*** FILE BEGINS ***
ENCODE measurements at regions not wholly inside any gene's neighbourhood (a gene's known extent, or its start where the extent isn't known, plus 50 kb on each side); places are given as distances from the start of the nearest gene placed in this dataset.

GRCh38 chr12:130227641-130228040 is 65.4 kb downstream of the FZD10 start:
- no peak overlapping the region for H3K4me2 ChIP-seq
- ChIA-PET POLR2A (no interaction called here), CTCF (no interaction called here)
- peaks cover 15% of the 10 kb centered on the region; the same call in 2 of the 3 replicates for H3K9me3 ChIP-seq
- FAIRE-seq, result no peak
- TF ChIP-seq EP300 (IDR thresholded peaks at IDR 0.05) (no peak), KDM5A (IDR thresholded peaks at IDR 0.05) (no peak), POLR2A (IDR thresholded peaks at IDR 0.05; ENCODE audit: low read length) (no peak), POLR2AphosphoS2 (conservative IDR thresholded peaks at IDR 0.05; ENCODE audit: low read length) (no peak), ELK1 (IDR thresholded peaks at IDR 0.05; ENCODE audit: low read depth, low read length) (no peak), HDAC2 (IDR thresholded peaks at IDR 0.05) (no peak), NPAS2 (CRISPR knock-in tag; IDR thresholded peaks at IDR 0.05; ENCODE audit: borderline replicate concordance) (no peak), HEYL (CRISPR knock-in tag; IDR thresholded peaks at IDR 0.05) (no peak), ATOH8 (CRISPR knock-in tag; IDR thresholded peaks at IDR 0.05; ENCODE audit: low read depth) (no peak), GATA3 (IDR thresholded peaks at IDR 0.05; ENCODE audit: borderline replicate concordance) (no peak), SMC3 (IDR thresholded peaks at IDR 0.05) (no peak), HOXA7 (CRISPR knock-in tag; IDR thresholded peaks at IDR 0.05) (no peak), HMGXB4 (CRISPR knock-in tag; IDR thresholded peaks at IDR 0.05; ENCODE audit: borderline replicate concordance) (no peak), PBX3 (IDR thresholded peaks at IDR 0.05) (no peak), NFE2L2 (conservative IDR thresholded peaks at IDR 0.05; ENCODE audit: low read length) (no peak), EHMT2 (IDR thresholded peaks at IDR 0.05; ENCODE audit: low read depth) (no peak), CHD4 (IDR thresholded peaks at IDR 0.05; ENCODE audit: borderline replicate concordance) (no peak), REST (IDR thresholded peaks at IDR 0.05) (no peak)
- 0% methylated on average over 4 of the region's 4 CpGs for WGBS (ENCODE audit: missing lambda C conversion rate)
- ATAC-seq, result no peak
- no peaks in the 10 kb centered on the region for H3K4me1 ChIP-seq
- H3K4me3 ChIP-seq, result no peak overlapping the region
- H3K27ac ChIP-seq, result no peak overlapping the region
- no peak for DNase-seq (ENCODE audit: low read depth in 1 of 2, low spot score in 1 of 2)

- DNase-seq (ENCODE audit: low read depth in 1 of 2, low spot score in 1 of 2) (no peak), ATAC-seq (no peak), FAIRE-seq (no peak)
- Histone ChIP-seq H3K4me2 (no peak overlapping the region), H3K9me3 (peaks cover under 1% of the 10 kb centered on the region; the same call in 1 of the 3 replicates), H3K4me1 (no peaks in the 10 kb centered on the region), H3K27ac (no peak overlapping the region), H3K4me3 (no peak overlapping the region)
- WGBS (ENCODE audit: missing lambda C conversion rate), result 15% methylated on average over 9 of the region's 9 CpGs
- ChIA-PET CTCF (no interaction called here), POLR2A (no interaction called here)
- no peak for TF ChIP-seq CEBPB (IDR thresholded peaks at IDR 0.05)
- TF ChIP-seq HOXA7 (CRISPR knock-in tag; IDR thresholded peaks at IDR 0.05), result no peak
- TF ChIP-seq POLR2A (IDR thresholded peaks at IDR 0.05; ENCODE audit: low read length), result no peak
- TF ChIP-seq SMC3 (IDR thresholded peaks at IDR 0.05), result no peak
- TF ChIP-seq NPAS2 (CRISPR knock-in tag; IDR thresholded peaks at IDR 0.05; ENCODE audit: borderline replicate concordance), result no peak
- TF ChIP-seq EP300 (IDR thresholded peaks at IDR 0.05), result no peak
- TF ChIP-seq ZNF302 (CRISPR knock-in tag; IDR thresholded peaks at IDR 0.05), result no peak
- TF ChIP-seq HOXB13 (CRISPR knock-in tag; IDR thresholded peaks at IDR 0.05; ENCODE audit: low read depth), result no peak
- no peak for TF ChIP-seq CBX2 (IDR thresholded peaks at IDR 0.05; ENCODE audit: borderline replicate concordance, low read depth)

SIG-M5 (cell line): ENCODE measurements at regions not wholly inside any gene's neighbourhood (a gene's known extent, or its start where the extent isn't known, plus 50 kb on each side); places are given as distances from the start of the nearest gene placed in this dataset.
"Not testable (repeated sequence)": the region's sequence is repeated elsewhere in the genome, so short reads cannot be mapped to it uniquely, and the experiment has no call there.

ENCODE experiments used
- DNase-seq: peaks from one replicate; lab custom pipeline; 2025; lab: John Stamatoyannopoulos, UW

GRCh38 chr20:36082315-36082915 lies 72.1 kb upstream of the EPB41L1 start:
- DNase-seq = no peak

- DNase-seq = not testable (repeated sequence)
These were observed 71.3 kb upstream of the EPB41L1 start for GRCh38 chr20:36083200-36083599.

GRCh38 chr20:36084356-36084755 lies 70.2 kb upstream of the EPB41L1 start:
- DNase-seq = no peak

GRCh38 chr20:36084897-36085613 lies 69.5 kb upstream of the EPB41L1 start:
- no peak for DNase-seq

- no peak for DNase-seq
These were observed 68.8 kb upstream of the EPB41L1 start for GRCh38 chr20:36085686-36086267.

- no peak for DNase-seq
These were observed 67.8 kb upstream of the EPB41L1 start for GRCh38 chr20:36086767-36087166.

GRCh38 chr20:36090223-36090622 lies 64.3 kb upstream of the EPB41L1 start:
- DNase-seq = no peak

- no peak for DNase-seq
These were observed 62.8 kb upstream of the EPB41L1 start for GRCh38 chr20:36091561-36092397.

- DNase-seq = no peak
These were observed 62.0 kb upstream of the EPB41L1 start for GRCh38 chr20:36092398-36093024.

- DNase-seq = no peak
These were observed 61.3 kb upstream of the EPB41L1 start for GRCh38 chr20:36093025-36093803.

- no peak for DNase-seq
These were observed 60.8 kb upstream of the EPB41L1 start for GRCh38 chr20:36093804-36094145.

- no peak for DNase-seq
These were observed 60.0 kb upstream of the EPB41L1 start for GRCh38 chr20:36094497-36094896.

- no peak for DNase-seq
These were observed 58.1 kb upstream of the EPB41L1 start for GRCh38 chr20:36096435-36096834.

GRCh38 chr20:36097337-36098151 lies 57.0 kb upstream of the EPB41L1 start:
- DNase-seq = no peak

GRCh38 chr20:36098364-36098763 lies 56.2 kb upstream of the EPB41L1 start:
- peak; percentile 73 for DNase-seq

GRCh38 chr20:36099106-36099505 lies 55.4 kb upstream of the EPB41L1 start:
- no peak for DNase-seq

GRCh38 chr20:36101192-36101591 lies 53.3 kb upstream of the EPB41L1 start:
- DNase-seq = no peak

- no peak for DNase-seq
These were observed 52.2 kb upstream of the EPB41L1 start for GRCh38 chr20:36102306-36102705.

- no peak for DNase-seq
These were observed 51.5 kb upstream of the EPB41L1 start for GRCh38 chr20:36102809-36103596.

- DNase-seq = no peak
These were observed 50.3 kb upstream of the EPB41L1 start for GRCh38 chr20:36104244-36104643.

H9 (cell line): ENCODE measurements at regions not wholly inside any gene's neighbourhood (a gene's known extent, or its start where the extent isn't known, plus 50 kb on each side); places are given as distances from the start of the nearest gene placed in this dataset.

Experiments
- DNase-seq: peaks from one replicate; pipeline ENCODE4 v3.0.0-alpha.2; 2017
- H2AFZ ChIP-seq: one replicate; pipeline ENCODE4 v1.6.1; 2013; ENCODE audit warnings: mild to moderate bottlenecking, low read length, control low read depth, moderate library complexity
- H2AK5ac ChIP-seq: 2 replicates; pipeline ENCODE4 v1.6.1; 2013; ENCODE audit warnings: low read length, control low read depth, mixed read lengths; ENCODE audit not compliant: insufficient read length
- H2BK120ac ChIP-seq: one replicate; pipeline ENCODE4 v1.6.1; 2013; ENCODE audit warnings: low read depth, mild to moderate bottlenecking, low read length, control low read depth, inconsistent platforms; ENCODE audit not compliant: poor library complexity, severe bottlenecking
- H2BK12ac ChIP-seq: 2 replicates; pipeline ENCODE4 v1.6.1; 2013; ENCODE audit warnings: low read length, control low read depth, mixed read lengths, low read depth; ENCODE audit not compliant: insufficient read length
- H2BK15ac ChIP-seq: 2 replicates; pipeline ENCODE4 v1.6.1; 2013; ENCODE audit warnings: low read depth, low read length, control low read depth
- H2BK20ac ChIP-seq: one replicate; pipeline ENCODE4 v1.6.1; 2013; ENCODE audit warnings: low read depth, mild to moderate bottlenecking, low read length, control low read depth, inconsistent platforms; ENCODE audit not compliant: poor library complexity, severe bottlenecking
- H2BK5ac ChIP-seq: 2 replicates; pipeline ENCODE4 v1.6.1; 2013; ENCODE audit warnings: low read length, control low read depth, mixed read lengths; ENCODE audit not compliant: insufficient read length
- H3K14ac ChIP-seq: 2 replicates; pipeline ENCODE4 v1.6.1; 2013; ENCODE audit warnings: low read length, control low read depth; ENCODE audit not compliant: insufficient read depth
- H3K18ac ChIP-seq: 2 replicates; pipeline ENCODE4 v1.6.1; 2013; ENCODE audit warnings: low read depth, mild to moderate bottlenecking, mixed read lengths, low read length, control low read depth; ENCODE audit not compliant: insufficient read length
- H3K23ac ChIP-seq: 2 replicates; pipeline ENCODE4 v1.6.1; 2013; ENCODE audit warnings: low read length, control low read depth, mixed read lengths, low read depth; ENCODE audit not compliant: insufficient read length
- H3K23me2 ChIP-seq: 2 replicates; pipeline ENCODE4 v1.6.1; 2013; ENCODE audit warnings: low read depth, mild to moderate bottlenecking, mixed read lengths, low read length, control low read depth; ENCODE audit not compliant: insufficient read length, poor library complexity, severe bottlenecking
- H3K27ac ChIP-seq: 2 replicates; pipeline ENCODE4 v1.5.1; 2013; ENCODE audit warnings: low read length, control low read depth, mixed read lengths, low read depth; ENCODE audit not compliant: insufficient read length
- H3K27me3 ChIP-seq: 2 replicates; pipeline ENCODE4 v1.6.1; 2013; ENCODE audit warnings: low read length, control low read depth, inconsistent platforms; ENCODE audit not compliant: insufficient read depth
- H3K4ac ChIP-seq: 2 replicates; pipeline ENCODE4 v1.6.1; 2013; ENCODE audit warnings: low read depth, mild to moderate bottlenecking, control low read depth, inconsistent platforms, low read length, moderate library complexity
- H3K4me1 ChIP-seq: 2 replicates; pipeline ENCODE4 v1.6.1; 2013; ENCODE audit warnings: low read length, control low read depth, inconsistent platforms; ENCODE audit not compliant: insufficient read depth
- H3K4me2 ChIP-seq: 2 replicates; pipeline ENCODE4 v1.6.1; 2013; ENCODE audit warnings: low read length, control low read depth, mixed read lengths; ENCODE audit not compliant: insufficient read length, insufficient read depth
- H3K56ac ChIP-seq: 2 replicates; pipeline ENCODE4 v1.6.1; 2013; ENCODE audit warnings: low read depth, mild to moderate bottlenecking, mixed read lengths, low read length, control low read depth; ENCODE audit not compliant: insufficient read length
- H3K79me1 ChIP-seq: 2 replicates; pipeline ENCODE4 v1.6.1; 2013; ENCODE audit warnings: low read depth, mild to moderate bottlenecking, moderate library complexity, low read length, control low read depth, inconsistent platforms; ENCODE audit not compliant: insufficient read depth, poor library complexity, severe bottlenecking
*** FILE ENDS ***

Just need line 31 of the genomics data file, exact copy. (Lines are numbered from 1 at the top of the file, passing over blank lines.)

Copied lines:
GRCh38 chr20:36082315-36082915 lies 72.1 kb upstream of the EPB41L1 start: